See Separate Articles: MARTIAL ARTS FILMS: WUXIA, RUN RUN SHAW AND KUNG FU MOVIES factsanddetails.com ; BRUCE LEE: HIS LIFE, LEGACY, KUNG FU STYLE AND FILMS factsanddetails.com ; JACKIE CHAN: HIS LIFE, FILMS, STUNTS, INJURIES, ENDORSEMENTS AND TROUBLES factsanddetails.com ; FAMOUS CHINESE FILM ACTORS, CHOW YUN-FAT AND FOREIGN ACTORS IN CHINA ;; FAMOUS CHINESE FILM ACTRESSES: GONG LI, ZHANG ZIYI AND OTHERS factsanddetails.com ; FAMOUS ACTRESSES IN THE EARLY DAYS OF CHINESE FILM factsanddetails.com ; HONG KONG MOVIE INDUSTRY: ACTION, TRIADS AND GHOSTS factsanddetails.com ; HONG KONG FILM MAKERS: JOHN WOO, WONG-KAR-WAI, TSUI HARK AND STEPHEN CHOW factsanddetails.com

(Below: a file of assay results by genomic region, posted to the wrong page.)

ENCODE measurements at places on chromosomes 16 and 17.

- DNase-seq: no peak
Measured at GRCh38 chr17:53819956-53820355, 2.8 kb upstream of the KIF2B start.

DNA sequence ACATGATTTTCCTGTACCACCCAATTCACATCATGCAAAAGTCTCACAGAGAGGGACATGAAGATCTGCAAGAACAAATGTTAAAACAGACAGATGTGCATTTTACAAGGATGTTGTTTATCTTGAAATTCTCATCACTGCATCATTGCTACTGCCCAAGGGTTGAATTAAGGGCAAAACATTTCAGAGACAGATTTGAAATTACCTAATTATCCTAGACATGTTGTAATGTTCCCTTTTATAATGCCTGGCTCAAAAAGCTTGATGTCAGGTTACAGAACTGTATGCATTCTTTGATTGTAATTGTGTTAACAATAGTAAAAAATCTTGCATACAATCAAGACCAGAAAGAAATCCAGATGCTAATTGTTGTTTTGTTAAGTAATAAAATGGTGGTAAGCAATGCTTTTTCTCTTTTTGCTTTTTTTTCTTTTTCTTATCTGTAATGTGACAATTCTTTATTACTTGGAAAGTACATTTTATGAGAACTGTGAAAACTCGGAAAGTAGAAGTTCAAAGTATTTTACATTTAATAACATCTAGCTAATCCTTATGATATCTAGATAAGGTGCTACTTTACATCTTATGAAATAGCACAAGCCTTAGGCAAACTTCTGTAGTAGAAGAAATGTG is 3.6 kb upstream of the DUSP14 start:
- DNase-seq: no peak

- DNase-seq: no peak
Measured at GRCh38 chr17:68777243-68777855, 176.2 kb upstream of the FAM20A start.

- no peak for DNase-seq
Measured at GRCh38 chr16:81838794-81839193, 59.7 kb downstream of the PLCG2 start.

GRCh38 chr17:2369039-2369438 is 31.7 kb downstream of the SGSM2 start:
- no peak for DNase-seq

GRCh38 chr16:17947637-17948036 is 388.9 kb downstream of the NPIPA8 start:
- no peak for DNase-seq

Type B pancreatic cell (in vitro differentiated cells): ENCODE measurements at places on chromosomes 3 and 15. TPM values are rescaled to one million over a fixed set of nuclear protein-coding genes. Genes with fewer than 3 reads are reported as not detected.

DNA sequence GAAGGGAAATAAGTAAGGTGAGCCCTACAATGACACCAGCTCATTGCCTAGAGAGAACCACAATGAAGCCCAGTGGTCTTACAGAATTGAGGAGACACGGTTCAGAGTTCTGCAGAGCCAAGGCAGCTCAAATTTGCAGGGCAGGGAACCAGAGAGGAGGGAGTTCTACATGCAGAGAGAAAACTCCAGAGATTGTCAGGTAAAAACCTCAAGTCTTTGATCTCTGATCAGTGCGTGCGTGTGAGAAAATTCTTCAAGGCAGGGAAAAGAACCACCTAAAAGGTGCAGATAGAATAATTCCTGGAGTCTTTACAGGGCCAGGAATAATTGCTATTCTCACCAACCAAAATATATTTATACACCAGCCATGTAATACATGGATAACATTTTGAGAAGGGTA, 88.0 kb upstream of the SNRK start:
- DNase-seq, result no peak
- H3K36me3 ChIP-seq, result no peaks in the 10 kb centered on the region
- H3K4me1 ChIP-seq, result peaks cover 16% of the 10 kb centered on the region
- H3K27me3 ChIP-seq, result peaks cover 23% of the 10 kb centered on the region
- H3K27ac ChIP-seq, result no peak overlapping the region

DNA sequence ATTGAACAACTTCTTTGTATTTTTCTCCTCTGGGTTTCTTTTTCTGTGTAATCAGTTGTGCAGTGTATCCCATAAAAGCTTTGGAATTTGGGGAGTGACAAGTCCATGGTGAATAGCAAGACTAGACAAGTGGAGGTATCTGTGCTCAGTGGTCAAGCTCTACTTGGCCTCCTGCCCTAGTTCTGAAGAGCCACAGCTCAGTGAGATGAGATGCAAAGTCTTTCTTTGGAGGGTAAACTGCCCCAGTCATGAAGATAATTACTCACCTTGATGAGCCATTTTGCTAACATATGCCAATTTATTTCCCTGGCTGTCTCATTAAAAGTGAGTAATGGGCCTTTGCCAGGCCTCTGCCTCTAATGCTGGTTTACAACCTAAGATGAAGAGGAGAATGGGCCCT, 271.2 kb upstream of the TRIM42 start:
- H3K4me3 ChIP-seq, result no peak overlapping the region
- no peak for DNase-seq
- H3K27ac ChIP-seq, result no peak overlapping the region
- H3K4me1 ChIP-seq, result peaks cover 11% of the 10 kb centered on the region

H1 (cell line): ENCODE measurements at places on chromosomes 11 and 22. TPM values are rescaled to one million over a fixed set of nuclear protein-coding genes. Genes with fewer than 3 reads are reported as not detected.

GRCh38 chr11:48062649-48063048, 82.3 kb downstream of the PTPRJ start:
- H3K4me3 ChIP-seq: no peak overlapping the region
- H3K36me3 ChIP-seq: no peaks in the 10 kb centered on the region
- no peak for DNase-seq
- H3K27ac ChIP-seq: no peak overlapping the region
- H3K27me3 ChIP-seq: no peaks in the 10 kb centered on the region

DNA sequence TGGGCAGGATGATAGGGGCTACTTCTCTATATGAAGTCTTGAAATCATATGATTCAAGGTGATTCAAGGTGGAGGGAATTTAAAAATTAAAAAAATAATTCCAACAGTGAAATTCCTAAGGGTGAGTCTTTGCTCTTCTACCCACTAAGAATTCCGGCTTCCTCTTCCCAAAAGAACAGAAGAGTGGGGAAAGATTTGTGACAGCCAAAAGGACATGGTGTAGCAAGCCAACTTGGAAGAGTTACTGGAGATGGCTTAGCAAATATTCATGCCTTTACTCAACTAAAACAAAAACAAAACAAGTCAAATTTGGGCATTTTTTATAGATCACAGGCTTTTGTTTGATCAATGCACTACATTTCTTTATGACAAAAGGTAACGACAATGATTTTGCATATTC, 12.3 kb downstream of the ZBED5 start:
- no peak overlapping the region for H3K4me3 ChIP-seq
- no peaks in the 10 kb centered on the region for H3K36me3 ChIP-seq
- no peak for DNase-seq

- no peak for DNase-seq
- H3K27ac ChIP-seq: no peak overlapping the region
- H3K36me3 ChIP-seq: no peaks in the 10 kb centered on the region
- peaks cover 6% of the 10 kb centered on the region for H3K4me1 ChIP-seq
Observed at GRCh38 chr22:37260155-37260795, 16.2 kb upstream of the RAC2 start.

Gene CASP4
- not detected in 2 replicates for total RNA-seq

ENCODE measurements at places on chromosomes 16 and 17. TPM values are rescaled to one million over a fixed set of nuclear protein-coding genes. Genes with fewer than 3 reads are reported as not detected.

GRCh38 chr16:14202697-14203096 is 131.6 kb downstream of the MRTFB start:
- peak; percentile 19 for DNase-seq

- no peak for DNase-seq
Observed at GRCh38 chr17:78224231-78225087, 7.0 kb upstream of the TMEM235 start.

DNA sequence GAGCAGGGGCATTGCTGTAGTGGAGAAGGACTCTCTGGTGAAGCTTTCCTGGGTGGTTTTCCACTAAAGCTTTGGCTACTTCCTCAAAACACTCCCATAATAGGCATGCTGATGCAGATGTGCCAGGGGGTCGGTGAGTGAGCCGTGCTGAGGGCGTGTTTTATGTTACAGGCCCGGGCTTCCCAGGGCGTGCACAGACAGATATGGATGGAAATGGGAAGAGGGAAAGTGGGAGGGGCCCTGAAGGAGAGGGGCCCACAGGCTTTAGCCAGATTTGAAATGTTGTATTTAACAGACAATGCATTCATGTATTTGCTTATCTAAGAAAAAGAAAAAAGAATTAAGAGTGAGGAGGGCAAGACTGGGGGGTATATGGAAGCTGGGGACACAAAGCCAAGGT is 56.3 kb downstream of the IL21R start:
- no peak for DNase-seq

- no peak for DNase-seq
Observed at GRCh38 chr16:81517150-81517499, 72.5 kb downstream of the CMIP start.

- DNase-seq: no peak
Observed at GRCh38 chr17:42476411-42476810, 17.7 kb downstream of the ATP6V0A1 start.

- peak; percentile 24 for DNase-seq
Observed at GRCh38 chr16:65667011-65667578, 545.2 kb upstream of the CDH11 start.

Websites: Love Hong Kong Film lovehkfilm ; Hong Kong Cinemagic hkcinemagic.com ; Hong Kong Movie Database hkmdb.com; Martial Artist’s Guide to Hong Kong Films magthkf.ronlim.com ; Chinese Film Classics chinesefilmclassics.org ; Senses of Cinema sensesofcinema.com; 100 Films to Understand China radiichina.com. dGenerate Films is a New York-based distribution company that collects post-Sixth Generation independent Chinese cinema dgeneratefilms.com; Internet Movie Database (IMDb) on Chinese Film imdb.com ; Wikipedia List of Chinese Filmmakers Wikipedia ; Shelly Kraicer’s Chinese Cinema site chinesecinemas.org ; Modern Chinese Literature and Culture (MCLC) Resource List mclc.osu.edu ; Love Asia Film loveasianfilm.com; Wikipedia article on Chinese Cinema Wikipedia ; Film in China (Chinese Government site) china.org.cn ; Directory of Interent Sources newton.uor.edu ; Chinese, Japanese, and Korean CDs and DVDs at Yes Asia yesasia.com and Zoom Movie zoommovie.com ; Bruce Lee, the Divine Wind bruceleedivinewind.com ; Jackie Chan Official Site jackiechan.com ; ; Wikipedia article on Jackie Chan Wikipedia . Books: ”Bruce Lee: Fighting Spirit” by Bruce Thomas, the bassist in Elvis Costello’s group The Attractions. Jackie Chan Autobiography: “I Am Jackie Chan: My Life in Action” (Ballantine Books). “Hong Kong Babylon, Guide to the Hollywood of the East”, a well researched book by New Yorker staff writer Frederic Dannen; the enthusiastic “Hollywood East: Hong Kong Movies and the People Who Make Them” by Stefan Hammond (Contemporary Books, 2000); “Planet Hong Kong: Popular Cinema and the Art of Entertainment” by David Bordwell (Harvard University Press, 2000); “The Hong Kong Filmography 1977-1997" by John Charles (McFarland).